The Texas House of Representatives tentatively passed a bill Tuesday that allows concealed handguns to be carried in classrooms and on public college campuses, just minutes before the bill’s midnight deadline.
The bill was pushed through after hours of debate, with an attempt by some to delay the bill beyond it’s midnight deadline, according to this story on IBITimes.com. The debates ended when House Speaker Joe Straus called for a vote. The bill was granted initial approval.
Currently, Texans can carry concealed on university grounds, but this bill would expand that to dorms, classrooms, cafeterias, and other areas currently off-limits.
The bill, titled Senate Bill 11, passed with a 101-47 vote about 20 minutes before the deadline, according to this story in the New York Daily News.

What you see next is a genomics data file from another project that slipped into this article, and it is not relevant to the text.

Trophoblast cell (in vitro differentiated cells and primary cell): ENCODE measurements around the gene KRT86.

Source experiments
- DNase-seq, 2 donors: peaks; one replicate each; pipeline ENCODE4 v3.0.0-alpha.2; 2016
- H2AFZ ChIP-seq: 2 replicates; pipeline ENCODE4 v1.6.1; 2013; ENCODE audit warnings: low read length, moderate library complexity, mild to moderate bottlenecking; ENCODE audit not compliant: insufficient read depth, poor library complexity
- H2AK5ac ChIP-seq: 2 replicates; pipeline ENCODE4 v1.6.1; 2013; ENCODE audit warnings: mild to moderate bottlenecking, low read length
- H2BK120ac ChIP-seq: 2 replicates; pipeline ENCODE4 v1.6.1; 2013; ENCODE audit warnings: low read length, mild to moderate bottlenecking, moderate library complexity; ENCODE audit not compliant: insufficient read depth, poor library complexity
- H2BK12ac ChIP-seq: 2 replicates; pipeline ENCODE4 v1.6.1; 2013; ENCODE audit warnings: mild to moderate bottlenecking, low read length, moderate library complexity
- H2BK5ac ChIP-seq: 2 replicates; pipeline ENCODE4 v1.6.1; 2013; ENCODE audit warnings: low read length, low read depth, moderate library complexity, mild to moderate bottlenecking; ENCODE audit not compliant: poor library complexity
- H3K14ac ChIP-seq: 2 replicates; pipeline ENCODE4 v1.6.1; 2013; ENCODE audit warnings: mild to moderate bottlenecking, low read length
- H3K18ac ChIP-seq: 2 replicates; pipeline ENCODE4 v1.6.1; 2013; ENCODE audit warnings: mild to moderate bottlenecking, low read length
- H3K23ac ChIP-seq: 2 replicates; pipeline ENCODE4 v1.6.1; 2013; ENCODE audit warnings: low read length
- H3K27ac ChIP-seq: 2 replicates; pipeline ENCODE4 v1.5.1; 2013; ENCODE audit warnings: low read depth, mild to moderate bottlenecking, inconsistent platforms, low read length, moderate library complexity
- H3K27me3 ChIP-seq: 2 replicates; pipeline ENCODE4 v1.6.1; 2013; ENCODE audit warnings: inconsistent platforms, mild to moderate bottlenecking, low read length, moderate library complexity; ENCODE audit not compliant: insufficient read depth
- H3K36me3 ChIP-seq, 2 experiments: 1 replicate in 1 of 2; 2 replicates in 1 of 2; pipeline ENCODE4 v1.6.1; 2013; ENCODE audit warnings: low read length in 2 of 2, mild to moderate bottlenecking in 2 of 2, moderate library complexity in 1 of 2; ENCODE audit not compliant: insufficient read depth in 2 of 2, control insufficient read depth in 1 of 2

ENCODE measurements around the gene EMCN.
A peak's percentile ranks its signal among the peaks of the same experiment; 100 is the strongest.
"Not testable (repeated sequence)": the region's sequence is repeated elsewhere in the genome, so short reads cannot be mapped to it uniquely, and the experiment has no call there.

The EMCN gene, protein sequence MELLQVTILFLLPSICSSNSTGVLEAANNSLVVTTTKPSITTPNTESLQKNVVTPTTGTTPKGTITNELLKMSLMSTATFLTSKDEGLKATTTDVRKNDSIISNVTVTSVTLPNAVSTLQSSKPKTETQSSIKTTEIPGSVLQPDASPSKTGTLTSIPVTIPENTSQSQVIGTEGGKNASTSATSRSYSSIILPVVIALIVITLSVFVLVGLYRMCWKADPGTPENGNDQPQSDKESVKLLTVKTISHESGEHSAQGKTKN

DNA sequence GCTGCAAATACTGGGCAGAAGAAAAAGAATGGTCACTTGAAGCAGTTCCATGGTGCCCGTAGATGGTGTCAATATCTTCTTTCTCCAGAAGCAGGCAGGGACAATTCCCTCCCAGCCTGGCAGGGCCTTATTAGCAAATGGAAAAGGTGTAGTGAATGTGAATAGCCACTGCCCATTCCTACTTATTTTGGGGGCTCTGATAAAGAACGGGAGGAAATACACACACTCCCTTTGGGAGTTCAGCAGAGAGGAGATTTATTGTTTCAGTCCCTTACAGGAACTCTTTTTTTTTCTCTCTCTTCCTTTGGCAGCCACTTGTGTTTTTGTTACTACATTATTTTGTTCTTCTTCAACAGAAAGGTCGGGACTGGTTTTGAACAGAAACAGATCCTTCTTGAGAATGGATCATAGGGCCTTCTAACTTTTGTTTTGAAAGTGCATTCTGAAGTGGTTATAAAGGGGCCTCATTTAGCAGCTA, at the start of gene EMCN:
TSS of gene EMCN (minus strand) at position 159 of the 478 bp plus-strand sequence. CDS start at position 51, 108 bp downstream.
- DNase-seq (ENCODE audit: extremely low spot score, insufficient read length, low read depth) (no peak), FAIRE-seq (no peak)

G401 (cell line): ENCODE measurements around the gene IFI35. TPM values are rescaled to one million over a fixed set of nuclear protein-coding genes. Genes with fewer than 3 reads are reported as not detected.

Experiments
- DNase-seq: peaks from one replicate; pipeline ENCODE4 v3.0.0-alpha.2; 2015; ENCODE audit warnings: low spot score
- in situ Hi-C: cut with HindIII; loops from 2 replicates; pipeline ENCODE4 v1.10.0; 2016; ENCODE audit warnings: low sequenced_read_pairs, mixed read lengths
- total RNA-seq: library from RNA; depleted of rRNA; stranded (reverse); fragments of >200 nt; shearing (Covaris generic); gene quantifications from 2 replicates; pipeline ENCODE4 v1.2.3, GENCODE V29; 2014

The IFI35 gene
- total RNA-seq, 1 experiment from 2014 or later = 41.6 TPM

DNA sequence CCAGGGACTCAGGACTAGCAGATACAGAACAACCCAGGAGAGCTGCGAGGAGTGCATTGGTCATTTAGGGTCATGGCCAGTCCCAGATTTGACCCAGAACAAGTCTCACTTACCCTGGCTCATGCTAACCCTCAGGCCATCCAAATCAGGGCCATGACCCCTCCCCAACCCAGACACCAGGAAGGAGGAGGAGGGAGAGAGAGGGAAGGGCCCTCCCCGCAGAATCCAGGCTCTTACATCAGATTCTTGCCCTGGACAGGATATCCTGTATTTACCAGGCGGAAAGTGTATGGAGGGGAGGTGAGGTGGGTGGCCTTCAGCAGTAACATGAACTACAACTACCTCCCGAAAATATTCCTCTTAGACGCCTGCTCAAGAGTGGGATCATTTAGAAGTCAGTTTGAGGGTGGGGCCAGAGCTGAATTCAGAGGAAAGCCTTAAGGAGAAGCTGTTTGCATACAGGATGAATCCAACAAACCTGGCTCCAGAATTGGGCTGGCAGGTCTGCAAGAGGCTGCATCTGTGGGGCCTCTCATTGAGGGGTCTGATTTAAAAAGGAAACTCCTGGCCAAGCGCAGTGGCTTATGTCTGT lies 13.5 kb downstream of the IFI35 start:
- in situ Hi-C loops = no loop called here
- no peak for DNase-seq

One amendment that was added to the bill would allow private universities to opt out of the program, but not public universities, though the latter can specify on which areas of their campuses concealed handguns will be allowed. Guns will also remain banned from campus hospitals and sporting events.
In Texas, carry licenses are only issued to residents who are 21 and older, so most of Texas’ college students would still be prevented from legally carrying.
Still, some higher education leaders in the state opposed the bill. University of Texas System Chancellor William McRaven said he worries it would make Texas schools “less competitive” by scaring away prospective students and possibly raising tuitions to help deal with more guns on campus.